There are all sorts of acid reflux medications on the market today. It’s just a matter of choosing one. I think perhaps if I was going to recommend a particular medication it would have to be Prilosec. Prilosec is an over-the-counter acid reflux and heartburn medication known as a proton pump inhibitor. Proton pump inhibitors work by blocking your body’s natural ability to produce gastric acid. Unlike other medications and heartburn relievers like Tums, Zantac, and Pepto-Bismol; proton pump inhibitors provide a long-lasting treatment for acid reflux; those other medications simply provide temporary relief by either neutralizing the existing acids in your stomach, or by activating inferior acid production blocking processes. Proton pump inhibitors generally take 2-3 days to start working, but once you work up the proper content of the drug in your blood, they tend to be far more effective at relieving pain and other symptoms associated with acid reflux. They are perhaps the only medicine that can be considered a long-term solution to getting rid of acid reflux. PPIs, like Prilosec OTC (which you can order in 42 count package from Amazon), block acid for longer periods of time than H2 blockers and promote the healing of inflammation.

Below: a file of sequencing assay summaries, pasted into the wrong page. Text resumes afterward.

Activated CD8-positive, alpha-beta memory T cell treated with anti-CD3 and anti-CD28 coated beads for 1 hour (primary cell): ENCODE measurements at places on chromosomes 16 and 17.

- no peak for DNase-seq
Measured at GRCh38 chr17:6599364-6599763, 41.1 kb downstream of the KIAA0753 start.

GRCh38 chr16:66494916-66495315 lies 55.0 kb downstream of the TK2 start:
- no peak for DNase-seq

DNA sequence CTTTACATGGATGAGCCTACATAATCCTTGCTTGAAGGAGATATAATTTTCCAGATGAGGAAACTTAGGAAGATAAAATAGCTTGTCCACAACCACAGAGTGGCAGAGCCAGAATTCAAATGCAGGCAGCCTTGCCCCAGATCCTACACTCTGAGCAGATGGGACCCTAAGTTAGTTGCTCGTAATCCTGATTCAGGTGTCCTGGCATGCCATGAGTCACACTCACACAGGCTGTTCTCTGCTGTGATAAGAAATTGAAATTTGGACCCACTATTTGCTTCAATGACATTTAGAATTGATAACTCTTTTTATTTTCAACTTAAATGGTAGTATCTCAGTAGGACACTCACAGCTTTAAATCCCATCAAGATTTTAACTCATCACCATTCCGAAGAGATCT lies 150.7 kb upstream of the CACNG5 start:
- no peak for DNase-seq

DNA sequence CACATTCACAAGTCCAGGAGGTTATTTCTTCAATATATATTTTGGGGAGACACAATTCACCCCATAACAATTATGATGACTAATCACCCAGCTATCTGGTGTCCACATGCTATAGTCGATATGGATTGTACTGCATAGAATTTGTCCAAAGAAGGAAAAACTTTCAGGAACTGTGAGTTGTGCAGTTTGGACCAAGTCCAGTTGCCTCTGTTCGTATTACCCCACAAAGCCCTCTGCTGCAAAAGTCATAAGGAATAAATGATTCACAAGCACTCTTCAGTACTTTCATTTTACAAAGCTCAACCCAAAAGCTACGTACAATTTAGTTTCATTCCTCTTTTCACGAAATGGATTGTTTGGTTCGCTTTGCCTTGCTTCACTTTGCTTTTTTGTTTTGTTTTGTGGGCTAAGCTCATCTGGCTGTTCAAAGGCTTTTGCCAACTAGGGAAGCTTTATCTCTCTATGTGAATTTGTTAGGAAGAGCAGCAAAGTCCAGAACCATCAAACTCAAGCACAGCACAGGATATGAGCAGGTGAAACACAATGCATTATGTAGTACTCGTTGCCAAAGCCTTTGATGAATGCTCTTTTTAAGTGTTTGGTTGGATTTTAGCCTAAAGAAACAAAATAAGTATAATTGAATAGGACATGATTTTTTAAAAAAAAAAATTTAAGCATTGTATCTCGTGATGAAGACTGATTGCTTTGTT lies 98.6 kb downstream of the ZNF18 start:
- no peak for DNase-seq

Best Natural Remedies for Acid Reflux

Chamomile tea. This is efficacious if you are drinking at least 4 cups a day. It helps settle down the ol’ tummy, and also increases your water intake to tamp down on the ol’ acid reflux.. You can try any type you’d like! We’d recommend, though, Tazo Chamomile tea which you can find at Amazon.

Slippery Elm is considered nature’s Tums or Rolaids. It usually comes in a powder form which is mixed with water to create a paste. This paste releases the herb’s natural healing properties. Set it aside for a few minutes while you boil some water as you would for tea. Then, mix the paste into a cup of freshly boiled water and drink it when it becomes cool enough.

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About the Author

Julianne Ragland

Julianne Ragland